The Herald editorial of 30 August entitled “Housing options show little to fear from in-city growth” is a terribly flawed assessment of the problems surrounding infill. (Click here to read the Herald’s piece) Several samples from that missive follow. I have italicized certain portions.
“If architectural standards of the neighborhood are enforced, and if the landlord closely monitors the activities of his or her tenant, then there is simply no threat from such a development to the existing neighborhood.”
“Among the housing types described in the city's new plan are those that exist on smaller lots or that go higher into the air. And, smartly, each of the housing types comes with restrictions and descriptions to guarantee that what is built won't destroy what already exists.”
“Imagine, if you will, a retired person who wants to keep their (sic) home but needs help keeping up with property taxes and other bills. Allowing them (sic) to create and rent-out a small unit on the lot helps them (sic) financially and guarantees they (sic) will watch over the unit to guarantee quality tenants.”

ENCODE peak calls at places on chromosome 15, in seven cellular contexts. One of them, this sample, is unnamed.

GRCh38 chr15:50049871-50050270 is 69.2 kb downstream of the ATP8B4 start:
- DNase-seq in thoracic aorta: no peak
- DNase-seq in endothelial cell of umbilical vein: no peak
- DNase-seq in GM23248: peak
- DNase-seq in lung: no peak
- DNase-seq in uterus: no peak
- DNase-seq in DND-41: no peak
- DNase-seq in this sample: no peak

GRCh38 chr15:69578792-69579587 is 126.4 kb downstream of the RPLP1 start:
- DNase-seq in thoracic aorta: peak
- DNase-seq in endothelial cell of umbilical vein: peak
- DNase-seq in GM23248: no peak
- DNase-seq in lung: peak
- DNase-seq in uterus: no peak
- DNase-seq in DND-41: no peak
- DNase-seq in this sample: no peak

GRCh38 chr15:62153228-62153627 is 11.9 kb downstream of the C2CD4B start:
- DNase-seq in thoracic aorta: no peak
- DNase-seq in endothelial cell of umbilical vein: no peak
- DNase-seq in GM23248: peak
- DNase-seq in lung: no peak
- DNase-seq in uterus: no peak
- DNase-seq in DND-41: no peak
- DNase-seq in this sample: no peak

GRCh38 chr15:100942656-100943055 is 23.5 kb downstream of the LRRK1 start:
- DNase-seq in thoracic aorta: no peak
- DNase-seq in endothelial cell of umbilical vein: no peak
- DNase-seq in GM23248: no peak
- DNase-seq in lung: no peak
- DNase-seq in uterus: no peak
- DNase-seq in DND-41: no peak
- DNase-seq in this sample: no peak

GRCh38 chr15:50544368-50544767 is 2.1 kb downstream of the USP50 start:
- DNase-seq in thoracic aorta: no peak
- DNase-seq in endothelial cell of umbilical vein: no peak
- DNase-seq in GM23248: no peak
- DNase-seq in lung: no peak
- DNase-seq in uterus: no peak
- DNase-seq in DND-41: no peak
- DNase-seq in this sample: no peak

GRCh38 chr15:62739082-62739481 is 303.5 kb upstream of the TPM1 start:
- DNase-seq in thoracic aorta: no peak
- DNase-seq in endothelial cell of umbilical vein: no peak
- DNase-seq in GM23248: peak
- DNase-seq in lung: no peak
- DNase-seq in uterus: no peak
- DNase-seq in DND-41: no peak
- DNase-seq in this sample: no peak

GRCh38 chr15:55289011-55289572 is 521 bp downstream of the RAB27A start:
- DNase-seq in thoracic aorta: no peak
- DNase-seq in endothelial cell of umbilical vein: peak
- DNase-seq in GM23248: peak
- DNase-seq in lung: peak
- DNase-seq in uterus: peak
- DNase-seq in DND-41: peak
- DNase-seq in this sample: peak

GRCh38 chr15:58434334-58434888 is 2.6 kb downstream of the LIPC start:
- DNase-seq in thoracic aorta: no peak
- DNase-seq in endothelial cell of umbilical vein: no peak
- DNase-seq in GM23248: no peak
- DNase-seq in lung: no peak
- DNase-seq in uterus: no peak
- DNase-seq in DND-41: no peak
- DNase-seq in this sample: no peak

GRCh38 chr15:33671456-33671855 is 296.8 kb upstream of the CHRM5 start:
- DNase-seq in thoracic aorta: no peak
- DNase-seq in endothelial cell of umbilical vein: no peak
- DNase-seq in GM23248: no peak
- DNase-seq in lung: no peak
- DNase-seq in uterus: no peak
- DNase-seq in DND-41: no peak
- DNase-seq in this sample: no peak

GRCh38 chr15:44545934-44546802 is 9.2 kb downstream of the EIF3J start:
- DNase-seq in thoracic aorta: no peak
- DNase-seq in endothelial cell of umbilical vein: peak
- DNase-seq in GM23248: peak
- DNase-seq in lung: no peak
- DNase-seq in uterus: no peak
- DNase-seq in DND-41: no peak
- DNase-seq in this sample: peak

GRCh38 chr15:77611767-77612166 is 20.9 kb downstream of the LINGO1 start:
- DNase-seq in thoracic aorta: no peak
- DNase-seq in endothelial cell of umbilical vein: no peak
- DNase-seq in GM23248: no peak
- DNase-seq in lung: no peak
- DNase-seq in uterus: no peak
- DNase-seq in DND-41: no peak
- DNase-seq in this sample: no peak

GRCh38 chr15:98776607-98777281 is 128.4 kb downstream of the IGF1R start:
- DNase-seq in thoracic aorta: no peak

The only reason that the Herald can attempt to make these statements with a straight face is that the Herald readers cannot see the faces of the editorial board who penned these words. I would agree with the Herald IF I saw a city that would expend as much effort in enforcing its codes AFTER construction of these infill “tool box” gadgets as it does prior to their construction. One only needs to look at the non-enforcement of codes to date which has resulted in illegal rooming houses all over town.
The reason the Sunnyland residents are up-in-arms about the development of 4 acres on Sunset is that they did not just fall off the turnip truck and are acutely aware of that which happens several years down the line when the glow of new construction has worn off and the reality of uncontrolled “rental creep” and concomitant overcrowding work to gnaw at neighborhood character. The homeowners on
The Herald ends its editorial with this admonishment, bordering on the ludicrous, "change can be positive if citizens work hard to make it so." I find this statement aberrant in that it is not the residents who should be charged solely with making it work, as if the city and the council were innocent bystanders in the process. Imagine a call from the Herald to the city to do its job.